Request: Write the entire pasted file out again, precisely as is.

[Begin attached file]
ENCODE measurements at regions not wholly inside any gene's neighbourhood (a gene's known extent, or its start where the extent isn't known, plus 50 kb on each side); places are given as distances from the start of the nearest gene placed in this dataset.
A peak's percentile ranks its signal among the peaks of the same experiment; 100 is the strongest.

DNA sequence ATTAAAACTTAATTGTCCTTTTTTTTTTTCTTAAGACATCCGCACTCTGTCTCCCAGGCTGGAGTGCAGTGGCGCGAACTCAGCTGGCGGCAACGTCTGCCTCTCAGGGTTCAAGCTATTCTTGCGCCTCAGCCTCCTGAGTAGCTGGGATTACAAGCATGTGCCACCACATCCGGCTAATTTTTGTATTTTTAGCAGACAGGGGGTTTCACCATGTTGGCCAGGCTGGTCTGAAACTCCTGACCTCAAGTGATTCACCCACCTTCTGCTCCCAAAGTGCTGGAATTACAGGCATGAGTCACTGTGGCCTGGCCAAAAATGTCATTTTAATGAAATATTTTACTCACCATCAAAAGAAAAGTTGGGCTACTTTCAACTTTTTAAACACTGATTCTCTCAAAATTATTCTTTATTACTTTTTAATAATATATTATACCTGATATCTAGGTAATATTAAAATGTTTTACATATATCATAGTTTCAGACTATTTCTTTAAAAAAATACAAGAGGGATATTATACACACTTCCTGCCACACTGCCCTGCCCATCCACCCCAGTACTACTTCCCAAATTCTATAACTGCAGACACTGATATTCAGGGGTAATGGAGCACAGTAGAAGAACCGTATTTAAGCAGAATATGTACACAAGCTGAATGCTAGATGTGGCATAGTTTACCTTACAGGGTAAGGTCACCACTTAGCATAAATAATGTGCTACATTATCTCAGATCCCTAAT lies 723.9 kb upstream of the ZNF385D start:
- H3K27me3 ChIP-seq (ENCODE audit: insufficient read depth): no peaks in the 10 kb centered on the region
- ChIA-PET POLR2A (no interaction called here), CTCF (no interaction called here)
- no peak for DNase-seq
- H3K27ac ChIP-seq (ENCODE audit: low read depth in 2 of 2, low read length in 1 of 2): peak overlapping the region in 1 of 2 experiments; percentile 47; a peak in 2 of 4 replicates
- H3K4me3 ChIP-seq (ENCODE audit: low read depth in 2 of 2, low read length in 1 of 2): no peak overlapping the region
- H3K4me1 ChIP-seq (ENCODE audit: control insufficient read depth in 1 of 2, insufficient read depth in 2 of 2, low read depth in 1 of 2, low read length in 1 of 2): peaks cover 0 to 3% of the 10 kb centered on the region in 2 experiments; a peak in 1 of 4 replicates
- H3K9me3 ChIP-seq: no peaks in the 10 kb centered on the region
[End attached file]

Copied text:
ENCODE measurements at regions not wholly inside any gene's neighbourhood (a gene's known extent, or its start where the extent isn't known, plus 50 kb on each side); places are given as distances from the start of the nearest gene placed in this dataset.
A peak's percentile ranks its signal among the peaks of the same experiment; 100 is the strongest.

DNA sequence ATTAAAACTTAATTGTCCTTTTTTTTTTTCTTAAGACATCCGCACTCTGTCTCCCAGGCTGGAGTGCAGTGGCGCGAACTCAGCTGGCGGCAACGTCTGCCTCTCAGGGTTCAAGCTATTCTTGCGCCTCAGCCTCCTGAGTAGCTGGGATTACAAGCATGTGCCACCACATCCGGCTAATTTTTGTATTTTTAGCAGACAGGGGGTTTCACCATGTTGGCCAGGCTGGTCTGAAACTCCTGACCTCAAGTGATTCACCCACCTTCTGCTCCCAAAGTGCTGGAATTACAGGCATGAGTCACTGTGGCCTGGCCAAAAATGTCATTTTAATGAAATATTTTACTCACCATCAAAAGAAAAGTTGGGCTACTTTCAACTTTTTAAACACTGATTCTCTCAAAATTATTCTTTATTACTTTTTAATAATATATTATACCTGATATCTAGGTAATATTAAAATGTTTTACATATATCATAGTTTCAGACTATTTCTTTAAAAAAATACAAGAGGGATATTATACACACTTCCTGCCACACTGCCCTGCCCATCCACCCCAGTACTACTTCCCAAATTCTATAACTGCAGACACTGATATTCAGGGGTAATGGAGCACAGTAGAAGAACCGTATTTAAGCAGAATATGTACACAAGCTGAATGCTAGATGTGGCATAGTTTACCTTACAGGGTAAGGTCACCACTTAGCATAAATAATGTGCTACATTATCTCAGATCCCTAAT lies 723.9 kb upstream of the ZNF385D start:
- H3K27me3 ChIP-seq (ENCODE audit: insufficient read depth): no peaks in the 10 kb centered on the region
- ChIA-PET POLR2A (no interaction called here), CTCF (no interaction called here)
- no peak for DNase-seq
- H3K27ac ChIP-seq (ENCODE audit: low read depth in 2 of 2, low read length in 1 of 2): peak overlapping the region in 1 of 2 experiments; percentile 47; a peak in 2 of 4 replicates
- H3K4me3 ChIP-seq (ENCODE audit: low read depth in 2 of 2, low read length in 1 of 2): no peak overlapping the region
- H3K4me1 ChIP-seq (ENCODE audit: control insufficient read depth in 1 of 2, insufficient read depth in 2 of 2, low read depth in 1 of 2, low read length in 1 of 2): peaks cover 0 to 3% of the 10 kb centered on the region in 2 experiments; a peak in 1 of 4 replicates
- H3K9me3 ChIP-seq: no peaks in the 10 kb centered on the region